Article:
Serving the Farming Industry across the Midlands for 35 Years
Sophisticated new technologies – from advanced genetics to unmanned aerial vehicles – are being employed in the search for ever improved sugar beet varieties. New technology bolsters beet

Sophisticated new technologies – from advanced genetics to unmanned aerial vehicles – are being employed in the search for ever improved sugar beet varieties.

Back in the day, human eye and experience were key to finding new, improved varieties of sugar beet. Skilled technicians walked field trials where seed from hundreds of different crosses were grown, looking out for those plants that looked just right.

Harvest involved lifting and bagging sample after sample which went off for lengthy detailed analysis. Today, technology has an ever-increasing role – with genetic analysis enabling the likely outcome of any cross to be predicted with more certainty.

By understanding the genetic ‘fingerprint’ of a plant’s parents, it is ever easier to identify and combine key traits that are likely to result in improved new lines leading to ever better varieties in the field. 

Clear understanding

Advances in genetic science have reached a point where, should the UK government accept gene editing as an aid to breeding, it will be possible to combine desired traits with ever more accuracy and certainty. 

As a company devoted to sugar beet breeding worldwide, SESVanderHave invests more than 15% of its turnover in research and development. 

This means we already have a very clear understanding of the contents of our ‘genetic toolbox’; a well-stocked library of information and knowledge of how these translate into different environments around the world. 

This is why genetic promise must still be field-tested locally.

To understand the way a variety responds to its environment (soil, climate, topography) is known as phenotyping. Field performance is a combination of both the phenotype and the genotype (the genetic make-up).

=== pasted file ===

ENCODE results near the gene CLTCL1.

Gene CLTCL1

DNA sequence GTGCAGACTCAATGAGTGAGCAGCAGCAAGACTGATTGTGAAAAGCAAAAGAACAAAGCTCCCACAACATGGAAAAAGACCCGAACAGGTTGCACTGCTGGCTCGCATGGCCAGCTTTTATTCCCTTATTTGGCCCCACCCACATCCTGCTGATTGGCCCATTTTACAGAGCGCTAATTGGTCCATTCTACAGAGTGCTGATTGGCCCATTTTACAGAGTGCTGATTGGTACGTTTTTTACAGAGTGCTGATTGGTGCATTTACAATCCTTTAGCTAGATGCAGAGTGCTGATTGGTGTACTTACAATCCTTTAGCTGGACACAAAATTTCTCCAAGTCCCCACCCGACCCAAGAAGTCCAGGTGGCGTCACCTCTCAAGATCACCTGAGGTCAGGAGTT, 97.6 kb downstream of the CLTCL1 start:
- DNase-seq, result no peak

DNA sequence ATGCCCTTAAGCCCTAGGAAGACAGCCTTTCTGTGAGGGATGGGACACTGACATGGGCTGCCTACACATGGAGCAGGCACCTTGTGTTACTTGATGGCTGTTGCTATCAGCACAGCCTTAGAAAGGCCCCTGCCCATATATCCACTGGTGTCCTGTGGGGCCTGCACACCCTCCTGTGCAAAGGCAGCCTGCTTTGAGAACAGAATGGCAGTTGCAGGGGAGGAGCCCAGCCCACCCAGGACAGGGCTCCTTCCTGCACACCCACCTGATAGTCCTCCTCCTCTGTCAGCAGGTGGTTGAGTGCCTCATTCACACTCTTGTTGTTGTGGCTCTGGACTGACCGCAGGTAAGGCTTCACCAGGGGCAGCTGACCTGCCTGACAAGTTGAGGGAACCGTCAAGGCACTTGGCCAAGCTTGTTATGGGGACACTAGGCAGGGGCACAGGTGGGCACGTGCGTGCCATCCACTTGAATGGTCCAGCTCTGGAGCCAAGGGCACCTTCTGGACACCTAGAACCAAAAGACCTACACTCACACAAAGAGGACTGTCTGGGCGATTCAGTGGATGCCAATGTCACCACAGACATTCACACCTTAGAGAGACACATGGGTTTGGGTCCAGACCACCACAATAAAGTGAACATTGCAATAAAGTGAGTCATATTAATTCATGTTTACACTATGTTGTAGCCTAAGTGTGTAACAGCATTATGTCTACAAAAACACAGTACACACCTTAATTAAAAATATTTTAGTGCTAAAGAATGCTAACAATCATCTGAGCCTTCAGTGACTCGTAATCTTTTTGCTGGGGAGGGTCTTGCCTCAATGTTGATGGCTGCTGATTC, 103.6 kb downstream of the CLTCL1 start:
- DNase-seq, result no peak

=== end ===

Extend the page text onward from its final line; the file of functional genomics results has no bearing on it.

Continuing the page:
So field assessment is still important, but science can also play a part here to broaden, accelerate and amplify our data collection. Aerial observations by drones equipped to analyse plants using a range of spectra means each plant can be assessed, but at a far faster rate than the most skilled technician walking the rows.

Combating disease

What’s more, aerial technology observes and measures consistently throughout the operating period – something few humans can achieve. But data gathered must still be sense checked and the experience of field teams provides added context.

In Belgium, a project called ‘BeetPhen’ has evaluated digital field phenotyping methods in a collaboration between SESVanderHave, Vito Remote Sensing and the Walloon Agricultural Research Centre, funded by the Belgian Science Policy Office.

The initial aim is to provide plant breeders with a fast, efficient way to detect and measure disease infections with support from artificial learning and machine intelligence.

Understanding how varieties respond will be increasingly important as climate change alters the spectrum of disease that threatens beet production. 

Even at harvest, technology can aid the breeder’s work. Near Infrared Spectroscopy (NIRS) is well-established in assessing grains. Now NIRs will bring benefits to trials harvesting.

Important traits

NIR analysis on-board a mobile tarehouse will enable the trials teams aboard the harvester to lift, weigh and analyse the crop from each small plot for important traits such as sugar content and dry matter. 

Modern communications ensure data from each plot is recorded in the laboratory before the harvester has left the field. This information joins the historic data sets from parent lines to provide enhanced assurance of how the variety will perform. 

SESVanderHave UK draws on global expertise and advances in science and technology. But our goal remains to develop thoroughly tried and tested varieties to ensure they match the unique needs of Britain’s growers. 

Our latest variety to be added to the BBRO Recommended List is Wren, which has emerged from more than a decade of research to identify new varieties
offering robust performance, in
terms of establishment, root yield and low bolting – whatever the season. 

Sugar beet is one of the few UK crops to have shown significant increases in performance over the past decade or more. But there is much more to come as science and technology is applied with ever more sophistication to crop and seed treatment technology.

Ian Munnery is UK director for SESVanderHave.

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